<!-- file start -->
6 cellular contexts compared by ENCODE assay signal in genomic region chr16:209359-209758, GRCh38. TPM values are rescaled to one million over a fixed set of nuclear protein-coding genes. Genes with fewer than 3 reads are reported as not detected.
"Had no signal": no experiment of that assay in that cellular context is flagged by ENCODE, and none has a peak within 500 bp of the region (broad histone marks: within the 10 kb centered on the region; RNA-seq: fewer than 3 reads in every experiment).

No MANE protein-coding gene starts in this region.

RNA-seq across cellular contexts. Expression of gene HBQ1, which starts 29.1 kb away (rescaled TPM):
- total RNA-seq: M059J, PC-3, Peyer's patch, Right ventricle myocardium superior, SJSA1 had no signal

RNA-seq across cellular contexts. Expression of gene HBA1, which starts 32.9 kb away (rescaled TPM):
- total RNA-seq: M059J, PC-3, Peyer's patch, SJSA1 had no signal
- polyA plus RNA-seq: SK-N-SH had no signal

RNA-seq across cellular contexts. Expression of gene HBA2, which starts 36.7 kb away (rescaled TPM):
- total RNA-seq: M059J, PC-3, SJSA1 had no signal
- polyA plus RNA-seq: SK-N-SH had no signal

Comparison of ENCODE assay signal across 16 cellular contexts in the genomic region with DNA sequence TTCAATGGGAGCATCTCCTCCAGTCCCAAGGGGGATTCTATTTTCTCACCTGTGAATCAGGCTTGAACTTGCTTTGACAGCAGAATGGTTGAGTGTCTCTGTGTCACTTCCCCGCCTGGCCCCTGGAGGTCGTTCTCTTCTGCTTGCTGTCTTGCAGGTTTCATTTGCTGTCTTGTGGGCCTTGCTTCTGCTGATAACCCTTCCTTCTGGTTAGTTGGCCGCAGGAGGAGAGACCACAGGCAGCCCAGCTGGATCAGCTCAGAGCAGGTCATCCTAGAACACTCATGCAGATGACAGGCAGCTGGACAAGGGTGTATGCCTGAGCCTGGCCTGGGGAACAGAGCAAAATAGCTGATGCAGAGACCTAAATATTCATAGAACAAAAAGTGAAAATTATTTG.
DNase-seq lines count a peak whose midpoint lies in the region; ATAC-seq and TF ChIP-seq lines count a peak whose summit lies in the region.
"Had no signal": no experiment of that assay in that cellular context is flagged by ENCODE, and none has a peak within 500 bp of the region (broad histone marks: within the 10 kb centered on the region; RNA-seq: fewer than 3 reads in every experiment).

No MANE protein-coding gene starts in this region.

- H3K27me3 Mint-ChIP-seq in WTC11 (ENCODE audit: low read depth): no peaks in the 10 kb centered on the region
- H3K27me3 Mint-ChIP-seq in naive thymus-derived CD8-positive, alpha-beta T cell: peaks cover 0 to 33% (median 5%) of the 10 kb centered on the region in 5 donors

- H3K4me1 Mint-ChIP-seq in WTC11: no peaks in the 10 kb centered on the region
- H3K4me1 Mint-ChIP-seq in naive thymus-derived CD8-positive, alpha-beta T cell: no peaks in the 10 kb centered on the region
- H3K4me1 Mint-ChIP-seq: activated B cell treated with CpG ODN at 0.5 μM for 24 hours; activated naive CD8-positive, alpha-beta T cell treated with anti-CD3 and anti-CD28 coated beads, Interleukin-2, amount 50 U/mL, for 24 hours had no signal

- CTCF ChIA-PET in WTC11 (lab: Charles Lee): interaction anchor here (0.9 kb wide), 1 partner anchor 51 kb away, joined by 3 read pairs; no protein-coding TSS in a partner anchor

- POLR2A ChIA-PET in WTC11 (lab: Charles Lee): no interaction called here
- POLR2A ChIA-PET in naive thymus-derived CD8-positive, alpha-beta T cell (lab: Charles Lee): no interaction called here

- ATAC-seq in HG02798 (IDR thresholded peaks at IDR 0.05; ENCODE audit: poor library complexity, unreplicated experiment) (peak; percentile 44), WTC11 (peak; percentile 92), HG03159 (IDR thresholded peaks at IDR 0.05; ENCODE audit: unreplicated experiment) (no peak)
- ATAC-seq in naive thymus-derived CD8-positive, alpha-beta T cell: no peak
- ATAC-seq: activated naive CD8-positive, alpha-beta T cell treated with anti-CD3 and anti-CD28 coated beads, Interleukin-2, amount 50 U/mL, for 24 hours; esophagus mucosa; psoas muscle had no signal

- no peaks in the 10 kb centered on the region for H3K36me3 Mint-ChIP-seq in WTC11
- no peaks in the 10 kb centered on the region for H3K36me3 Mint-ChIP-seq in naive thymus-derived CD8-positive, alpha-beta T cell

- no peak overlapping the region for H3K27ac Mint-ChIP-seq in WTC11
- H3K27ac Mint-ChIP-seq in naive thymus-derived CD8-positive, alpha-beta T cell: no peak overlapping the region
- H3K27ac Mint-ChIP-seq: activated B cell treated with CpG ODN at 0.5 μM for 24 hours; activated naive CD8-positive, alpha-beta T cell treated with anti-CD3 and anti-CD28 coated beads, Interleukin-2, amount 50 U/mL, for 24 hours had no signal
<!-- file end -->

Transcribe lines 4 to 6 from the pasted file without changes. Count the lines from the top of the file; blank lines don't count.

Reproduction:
RNA-seq across cellular contexts. Expression of gene HBQ1, which starts 29.1 kb away (rescaled TPM):
- total RNA-seq: M059J, PC-3, Peyer's patch, Right ventricle myocardium superior, SJSA1 had no signal

RNA-seq across cellular contexts. Expression of gene HBA1, which starts 32.9 kb away (rescaled TPM):